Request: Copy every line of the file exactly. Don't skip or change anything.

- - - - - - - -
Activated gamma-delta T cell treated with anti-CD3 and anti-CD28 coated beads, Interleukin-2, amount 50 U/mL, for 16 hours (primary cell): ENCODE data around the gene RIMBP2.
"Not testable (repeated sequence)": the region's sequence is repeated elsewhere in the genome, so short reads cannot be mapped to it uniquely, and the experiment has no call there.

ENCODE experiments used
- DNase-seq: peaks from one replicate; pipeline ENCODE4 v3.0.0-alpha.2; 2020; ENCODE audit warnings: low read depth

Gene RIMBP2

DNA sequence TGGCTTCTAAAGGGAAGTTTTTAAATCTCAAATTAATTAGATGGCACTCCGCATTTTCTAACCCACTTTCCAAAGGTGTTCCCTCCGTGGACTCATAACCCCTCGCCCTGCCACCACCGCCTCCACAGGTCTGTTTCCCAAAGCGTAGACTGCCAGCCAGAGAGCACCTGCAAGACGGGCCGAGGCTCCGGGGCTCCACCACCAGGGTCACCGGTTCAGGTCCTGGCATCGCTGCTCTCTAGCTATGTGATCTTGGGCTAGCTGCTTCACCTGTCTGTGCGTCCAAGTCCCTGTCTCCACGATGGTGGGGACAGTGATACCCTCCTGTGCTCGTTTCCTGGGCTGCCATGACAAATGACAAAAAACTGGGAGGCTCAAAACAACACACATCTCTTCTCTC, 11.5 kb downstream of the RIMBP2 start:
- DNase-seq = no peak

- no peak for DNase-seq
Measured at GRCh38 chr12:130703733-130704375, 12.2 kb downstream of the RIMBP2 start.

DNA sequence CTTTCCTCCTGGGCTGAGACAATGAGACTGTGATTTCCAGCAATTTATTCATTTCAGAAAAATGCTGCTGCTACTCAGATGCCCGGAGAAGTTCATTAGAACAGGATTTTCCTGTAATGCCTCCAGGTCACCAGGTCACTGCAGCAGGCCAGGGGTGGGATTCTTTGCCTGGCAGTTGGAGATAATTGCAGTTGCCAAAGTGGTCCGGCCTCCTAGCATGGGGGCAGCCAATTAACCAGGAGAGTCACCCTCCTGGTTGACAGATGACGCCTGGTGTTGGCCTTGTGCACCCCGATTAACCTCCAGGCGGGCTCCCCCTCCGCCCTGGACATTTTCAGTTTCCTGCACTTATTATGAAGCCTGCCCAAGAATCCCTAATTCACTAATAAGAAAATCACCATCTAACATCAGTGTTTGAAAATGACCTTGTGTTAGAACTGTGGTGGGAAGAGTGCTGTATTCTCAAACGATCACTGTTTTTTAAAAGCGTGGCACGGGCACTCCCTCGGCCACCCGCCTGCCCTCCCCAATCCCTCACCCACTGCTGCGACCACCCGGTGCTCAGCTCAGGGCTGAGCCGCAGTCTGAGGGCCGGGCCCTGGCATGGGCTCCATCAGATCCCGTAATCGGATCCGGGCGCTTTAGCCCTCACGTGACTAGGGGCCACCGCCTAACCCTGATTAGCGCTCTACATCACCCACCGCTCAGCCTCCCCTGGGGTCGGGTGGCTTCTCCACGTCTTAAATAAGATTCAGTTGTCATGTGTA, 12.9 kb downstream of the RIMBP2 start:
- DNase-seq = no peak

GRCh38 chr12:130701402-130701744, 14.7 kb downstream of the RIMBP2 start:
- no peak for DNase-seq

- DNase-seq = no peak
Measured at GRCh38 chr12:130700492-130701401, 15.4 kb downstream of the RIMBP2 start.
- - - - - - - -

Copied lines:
Activated gamma-delta T cell treated with anti-CD3 and anti-CD28 coated beads, Interleukin-2, amount 50 U/mL, for 16 hours (primary cell): ENCODE data around the gene RIMBP2.
"Not testable (repeated sequence)": the region's sequence is repeated elsewhere in the genome, so short reads cannot be mapped to it uniquely, and the experiment has no call there.

ENCODE experiments used
- DNase-seq: peaks from one replicate; pipeline ENCODE4 v3.0.0-alpha.2; 2020; ENCODE audit warnings: low read depth

Gene RIMBP2

DNA sequence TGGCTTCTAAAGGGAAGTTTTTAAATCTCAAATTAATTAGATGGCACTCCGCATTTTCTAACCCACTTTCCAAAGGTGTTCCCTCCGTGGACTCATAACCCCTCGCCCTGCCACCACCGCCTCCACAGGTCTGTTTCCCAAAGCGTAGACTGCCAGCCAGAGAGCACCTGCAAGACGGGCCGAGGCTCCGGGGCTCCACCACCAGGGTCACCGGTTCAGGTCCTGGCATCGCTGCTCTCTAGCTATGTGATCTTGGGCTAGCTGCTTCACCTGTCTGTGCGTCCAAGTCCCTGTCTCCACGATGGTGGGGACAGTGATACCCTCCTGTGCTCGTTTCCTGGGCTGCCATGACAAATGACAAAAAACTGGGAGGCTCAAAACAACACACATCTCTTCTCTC, 11.5 kb downstream of the RIMBP2 start:
- DNase-seq = no peak

- no peak for DNase-seq
Measured at GRCh38 chr12:130703733-130704375, 12.2 kb downstream of the RIMBP2 start.

DNA sequence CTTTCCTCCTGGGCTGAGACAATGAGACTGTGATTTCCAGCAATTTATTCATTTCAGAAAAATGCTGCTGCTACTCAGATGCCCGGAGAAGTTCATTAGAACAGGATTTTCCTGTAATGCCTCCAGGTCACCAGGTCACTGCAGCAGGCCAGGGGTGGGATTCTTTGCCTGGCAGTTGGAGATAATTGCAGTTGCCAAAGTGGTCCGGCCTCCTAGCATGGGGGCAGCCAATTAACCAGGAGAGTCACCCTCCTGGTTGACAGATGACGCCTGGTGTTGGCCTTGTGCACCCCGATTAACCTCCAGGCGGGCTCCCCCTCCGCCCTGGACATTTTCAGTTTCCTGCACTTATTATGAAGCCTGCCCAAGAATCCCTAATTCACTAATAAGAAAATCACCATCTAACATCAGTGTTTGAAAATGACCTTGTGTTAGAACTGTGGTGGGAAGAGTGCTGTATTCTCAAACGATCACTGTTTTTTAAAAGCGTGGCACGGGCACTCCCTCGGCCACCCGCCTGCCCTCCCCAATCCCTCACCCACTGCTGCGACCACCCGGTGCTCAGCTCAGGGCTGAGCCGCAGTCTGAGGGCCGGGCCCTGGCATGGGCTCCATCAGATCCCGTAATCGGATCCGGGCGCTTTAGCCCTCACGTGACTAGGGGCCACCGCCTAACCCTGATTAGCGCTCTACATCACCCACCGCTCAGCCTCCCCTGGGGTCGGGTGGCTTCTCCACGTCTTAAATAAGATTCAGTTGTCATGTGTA, 12.9 kb downstream of the RIMBP2 start:
- DNase-seq = no peak

GRCh38 chr12:130701402-130701744, 14.7 kb downstream of the RIMBP2 start:
- no peak for DNase-seq

- DNase-seq = no peak
Measured at GRCh38 chr12:130700492-130701401, 15.4 kb downstream of the RIMBP2 start.